Question for those who wear glasses . . .

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Actually my prescription isn't really very strong and the glasses are fairly small and very light weight. The lightest ones I could get. The lightest ones I could get without getting "grandpa" glasses (half lens reading glasses). But I do need them to see things that are close to me, like say up to a yard away. Get out past the length of my arm (maybe two arm lengths now) and I can see just hunkey dory. The problem with a face shield (which I could easily wear) is that it doesn't seem like it would prevent the fine airborn sawdust from coming in behind it so I would still need a dust mask to cover my nose and mouth. After all, my glasses get the sawdust on both sides of the lenses so I would think a face shield, while it would help some, is not the answer I am looking for. It is the dust mask that I am having a problem with. It dislocates my glasses just enough to be a pita and to introduce a lot of distortion and glare.
So after writing this I see some possible solutions. 1. Get glasses that weigh a ton. 2. Glue them onto my face so they can't move. 3. Get some arm extenders so I can run the sander from two arm lengths. 4. Don't sand.
Wayne
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You can wear the glasses under a full face shield.

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I wear glasses and wear protective goggles over the top without any difficulty.
I can also wear dust masks of various types with the glasses and goggles -- they don't interfere with the glasses -- BUT -- if I breathe, my glasses mist over and I can't see. And I can't hold my breath long enough to do anything meaningful!!
The idea of a full face shield sounds a good one, but how does that prevent breathing in dust and fumes?
Malcolm Webb
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Malcolm Webb wrote:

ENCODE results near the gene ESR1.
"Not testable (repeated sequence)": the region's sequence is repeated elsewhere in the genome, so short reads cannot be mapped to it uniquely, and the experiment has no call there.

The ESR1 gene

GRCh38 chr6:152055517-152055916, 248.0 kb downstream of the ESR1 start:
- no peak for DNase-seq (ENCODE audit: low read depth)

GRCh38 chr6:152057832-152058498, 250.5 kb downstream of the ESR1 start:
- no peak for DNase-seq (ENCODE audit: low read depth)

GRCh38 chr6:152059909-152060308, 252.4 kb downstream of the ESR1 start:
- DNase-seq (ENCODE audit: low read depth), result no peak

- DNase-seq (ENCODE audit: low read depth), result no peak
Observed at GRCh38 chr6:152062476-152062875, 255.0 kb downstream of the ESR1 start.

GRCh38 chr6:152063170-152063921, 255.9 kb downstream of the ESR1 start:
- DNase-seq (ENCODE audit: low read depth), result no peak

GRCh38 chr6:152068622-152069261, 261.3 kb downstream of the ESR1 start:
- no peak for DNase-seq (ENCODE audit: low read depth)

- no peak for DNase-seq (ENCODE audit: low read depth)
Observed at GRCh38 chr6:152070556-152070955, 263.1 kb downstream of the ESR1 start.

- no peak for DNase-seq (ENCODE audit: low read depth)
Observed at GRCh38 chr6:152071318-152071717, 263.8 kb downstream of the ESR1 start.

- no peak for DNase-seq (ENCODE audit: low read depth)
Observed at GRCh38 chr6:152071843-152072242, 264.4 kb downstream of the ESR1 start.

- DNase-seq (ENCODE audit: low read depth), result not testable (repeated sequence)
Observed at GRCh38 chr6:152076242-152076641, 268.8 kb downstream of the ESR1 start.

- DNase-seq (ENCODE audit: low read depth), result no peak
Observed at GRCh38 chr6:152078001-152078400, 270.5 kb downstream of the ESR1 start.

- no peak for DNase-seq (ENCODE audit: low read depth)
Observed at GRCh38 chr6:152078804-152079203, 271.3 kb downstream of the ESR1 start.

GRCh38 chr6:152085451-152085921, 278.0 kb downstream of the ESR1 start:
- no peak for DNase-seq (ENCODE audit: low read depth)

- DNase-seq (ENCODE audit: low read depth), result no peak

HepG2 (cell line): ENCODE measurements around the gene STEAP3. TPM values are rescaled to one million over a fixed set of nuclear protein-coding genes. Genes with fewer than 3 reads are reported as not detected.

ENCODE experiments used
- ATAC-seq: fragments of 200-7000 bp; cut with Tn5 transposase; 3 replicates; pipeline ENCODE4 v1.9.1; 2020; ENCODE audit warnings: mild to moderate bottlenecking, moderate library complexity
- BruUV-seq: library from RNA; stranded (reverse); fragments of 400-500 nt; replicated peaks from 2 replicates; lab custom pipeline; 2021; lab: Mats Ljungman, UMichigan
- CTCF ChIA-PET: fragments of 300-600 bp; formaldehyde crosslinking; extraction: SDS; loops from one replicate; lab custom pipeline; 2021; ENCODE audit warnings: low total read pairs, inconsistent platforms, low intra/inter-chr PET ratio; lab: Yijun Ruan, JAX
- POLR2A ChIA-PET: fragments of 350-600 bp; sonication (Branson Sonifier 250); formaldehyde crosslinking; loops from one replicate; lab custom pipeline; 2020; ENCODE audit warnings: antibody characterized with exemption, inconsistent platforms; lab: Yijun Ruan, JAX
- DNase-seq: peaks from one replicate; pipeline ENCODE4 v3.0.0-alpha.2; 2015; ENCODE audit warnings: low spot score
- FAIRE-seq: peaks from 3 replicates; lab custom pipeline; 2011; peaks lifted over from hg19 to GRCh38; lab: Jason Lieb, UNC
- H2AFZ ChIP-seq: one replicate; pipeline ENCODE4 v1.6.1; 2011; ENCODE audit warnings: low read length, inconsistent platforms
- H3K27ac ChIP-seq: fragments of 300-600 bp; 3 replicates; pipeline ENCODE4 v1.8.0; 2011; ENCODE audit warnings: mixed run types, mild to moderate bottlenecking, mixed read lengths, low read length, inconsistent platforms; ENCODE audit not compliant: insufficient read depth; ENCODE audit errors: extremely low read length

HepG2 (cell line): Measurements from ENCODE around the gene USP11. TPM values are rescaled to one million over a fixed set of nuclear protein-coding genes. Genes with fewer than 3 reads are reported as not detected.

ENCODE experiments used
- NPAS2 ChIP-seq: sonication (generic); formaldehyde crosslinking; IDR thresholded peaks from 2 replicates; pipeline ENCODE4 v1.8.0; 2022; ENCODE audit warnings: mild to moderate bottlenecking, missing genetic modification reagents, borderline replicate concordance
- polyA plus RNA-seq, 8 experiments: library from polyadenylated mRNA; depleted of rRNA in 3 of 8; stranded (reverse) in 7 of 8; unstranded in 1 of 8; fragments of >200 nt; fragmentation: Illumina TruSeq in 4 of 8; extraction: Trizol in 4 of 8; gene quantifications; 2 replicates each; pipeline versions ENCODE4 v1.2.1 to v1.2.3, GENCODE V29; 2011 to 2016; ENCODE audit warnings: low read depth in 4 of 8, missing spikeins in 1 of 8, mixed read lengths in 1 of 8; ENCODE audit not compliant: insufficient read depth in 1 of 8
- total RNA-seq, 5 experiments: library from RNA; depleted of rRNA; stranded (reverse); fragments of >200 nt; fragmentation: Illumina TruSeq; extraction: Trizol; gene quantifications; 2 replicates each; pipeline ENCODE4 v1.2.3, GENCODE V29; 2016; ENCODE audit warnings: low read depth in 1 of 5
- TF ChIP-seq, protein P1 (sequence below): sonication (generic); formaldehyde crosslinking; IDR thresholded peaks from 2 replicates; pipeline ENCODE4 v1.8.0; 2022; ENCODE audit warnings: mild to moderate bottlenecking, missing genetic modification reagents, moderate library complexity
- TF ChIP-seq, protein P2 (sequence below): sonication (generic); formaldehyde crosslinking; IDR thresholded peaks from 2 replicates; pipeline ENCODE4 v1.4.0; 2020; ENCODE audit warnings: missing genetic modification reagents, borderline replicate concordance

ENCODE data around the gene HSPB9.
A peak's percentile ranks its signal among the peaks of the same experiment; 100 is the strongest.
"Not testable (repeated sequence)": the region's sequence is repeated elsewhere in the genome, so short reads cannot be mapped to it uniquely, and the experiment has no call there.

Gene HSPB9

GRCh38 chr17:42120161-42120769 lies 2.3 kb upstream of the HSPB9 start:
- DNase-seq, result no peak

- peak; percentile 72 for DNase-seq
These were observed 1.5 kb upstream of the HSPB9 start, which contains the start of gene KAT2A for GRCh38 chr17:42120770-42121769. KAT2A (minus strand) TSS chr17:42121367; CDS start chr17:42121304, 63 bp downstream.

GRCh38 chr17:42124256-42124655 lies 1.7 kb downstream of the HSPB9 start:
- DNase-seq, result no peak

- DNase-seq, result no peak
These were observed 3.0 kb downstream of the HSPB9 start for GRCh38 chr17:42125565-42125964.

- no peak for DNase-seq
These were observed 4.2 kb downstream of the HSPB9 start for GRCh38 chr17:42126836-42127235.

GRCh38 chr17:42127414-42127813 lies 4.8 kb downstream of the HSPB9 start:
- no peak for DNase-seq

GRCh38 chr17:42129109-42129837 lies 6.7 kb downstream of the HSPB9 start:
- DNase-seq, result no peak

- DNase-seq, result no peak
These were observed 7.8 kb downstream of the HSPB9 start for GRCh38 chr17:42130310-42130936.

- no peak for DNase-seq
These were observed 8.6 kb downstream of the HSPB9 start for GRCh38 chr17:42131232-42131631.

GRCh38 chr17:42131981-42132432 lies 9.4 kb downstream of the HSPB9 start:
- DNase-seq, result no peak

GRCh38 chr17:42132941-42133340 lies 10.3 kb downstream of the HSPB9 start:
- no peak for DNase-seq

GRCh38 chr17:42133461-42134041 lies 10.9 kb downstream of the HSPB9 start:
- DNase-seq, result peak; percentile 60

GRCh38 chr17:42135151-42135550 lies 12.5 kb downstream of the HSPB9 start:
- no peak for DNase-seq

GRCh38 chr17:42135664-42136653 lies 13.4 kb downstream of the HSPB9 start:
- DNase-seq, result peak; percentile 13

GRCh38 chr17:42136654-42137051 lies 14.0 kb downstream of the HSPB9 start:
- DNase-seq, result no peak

Fumes, not at all. Dust, not the really fine stuff that's what you're supposed to really be watching out for. It does keep *some* dust out of your nose just by deflecting the rooster tail of chips that are flying off your TS or lathe straight at your face.
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snipped-for-privacy@cix.co.uk says...

They didn't fogup your glasses. So far (several years) that's been true for mine.
BTW, I have no affiliation with, or interest in, DustBeeGone. I just know they have a relatively inexpensive product that works with glasses.
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Discovered the existence of DustBeeGone while surfing the net yesterday (before receiving this post) and found that the only place they are available here in the UK is at Turners Retreat, Harworth, Notts at a cost of UK25. Never heard of Turners Retreat before and they happen to be within 20 miles of where I live. I passed their place on my way home from a breakfast meeting this morning without going out of my way, so called in and bought one. I've been wearing it ever since just to test it and can breathe normally without fogging up my glasses. FANTASTIC. I highly recommend fellow glasses-wearers to invest in one.
Malcolm Webb
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then you need a dust mask the vents the air a different way. like the 3m half face mask.
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On Sat, 11 Dec 2004 18:30:50 GMT, "NoOne N Particular"

I wear glasses and a dust mask. I use the DustFoe 66 which is very comfortable and does not interfere with my glasses. The DustFoe 66 is no longer available but there is a replacement. It was about $30 and well worth it.
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Sat, Dec 11, 2004, 6:30pm (EST+5) snipped-for-privacy@pacbell.net (NoOneNParticular) claims: <snip> I can't wear a dust mask and glasses at the same time <snip> Sothe question is, what do you wearers of glasses do?
I have no idea what kind of dust mask you have, but mine has two replaceable filters, and I have no problems at all. I put the dust mask on, then the glasses. No prob. Maybe you need to get another brand.
JOAT We cannot direct the wind, but we can adjust the sails. - unknown
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I use those "nuisance dust masks" which are admittedly not as protective as the more elaborate types but they do well enough, perhaps because I have no particular allergies. They are also a whole lot cheaper. The brand I have at the moment is Tufpro, which cost $8.95 for a box of 50 and I often use them more than once. There is a little bendable wire in the upper portion which folds down over the nose and my glasses fit over it just fine. I probably bought them at a hardware store but there are lots of brands.
Bob Moody
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On Sat, 11 Dec 2004 18:30:50 GMT, "NoOne N Particular"